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When You Pray: A Study on Prayer From Kelly Minter, Jackie Hill Perry, Jen Wilkin, Jennifer Rothschild, Jada Edwards, and Kristi McLellandSample

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When You Pray: A Study on Prayer From Kelly Minter, Jackie Hill Perry, Jen Wilkin, Jennifer Rothschild, Jada Edwards, and Kristi McLelland

DAY 1 OF 6

The Secret Place

by Kelly Minter

“Whenever you pray, you must not be like the hypocrites, because they love to pray standing in the synagogues and on the street corners to be seen by people. Truly I tell you, they have their reward. But when you pray, go into your private room, shut your door, and pray to your Father who is in secret. And your Father who sees in secret will reward you. When you pray, don’t babble like the Gentiles, since they imagine they’ll be heard for their many words. Don’t be like them, because your Father knows the things you need before you ask him."

Matthew 6:5-8 (CSB)

Sometimes the best way to learn how to do something is by first learning how not to do it. When my dad was teaching me how to drive in our family’s 4-cylinder, stick-shift minivan (the worst vehicle to cut your driving teeth on), he would say, or occasionally yell, things like, Don’t let your foot off the clutch too fast. Don’t roll back into the car behind you on an incline at a light. Don’t run yellow lights. Kelly, you’re stalling! I had a running list in the Whatever-You-Do-Don’t-Do-This category. Under much less stressful conditions, Jesus employed this helpful technique when it comes to prayer.

In first-century Jewish culture, the Jews prayed three times a day—in the morning, around mid-afternoon, and before bed. Some of the religious leaders timed their arrival to sacred places like the temple or crowded places like the street corners so people could take notice of their spiritual dedication. Their motive had more to do with being applauded by people than meeting with God. Jesus said, Don’t pray like this.

I can’t help but wonder if Jesus were giving this message today, would He take an opposite approach by encouraging us to pray in front of people more than we do? Not only are most of us not guilty of praying on street corners, but we also may not want to thank God for our meal in a restaurant or ask a neighbor if we can stop to pray for her in a challenging season for fear of what people might think. Whether we pray to be noticed or don’t pray so we aren’t noticed, both have to do with fear of people instead of a reverence for God.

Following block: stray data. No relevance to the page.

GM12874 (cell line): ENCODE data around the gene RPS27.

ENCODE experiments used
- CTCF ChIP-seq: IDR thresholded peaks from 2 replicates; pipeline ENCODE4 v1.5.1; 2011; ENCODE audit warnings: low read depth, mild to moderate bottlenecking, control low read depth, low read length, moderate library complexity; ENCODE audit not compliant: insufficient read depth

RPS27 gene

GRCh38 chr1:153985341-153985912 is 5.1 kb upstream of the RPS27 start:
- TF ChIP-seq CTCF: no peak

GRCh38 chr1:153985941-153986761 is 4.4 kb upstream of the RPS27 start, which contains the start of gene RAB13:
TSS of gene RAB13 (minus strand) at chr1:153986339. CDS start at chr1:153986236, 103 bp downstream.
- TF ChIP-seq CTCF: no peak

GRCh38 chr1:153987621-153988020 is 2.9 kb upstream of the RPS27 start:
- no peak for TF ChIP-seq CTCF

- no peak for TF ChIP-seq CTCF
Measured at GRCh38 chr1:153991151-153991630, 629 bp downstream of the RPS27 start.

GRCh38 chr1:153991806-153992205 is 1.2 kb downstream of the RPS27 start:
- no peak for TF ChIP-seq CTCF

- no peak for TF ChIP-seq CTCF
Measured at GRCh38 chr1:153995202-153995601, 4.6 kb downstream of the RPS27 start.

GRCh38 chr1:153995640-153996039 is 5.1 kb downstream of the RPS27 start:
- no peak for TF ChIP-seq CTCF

When we pray to commune with the living God, Jesus said our Father sees us in secret. Whereas the religious hypocrites prayed loudly to be seen by people, the praying woman who closes the door in her home does so to be seen by God. Our heavenly Father doesn’t feed off flashy and showy displays of religiosity; rather, He delights to show up in the quiet places for those seeking authentic communion with Him. What an invitation of intimacy prayer is.

We don’t have to pray like the religious hypocrites because what we long for in prayer isn’t receiving accolades from people but a relationship with God. Second, we don’t have to pray like the irreligious pagans who carried on in hopes of having their needs met because our God is different. He is loving, personal, all-knowing, and delights to meet with us in the secret place. And lastly, prayer is filled with reward. Our Father delights to give good things to His children. So, whether He rewards us with tangible gifts or shares with us more of His presence, we are blessed when we pray.

When You Pray Today

What a perfect time to find a “secret place” so you can pray to your heavenly Father. Remember, He not only sees in secret but is in secret with you. Find that quiet place. Whether it’s a favored chair, a park you like to walk in, or your actual closet, He longs to meet with you.


About this Plan

When You Pray: A Study on Prayer From Kelly Minter, Jackie Hill Perry, Jen Wilkin, Jennifer Rothschild, Jada Edwards, and Kristi McLelland

Join six beloved Bible teachers who will help you study prayers in the Bible that can inspire your own. You’ll learn God welcomes your praise and lament, your thanksgiving and intercession. Above all, you’ll notice there...


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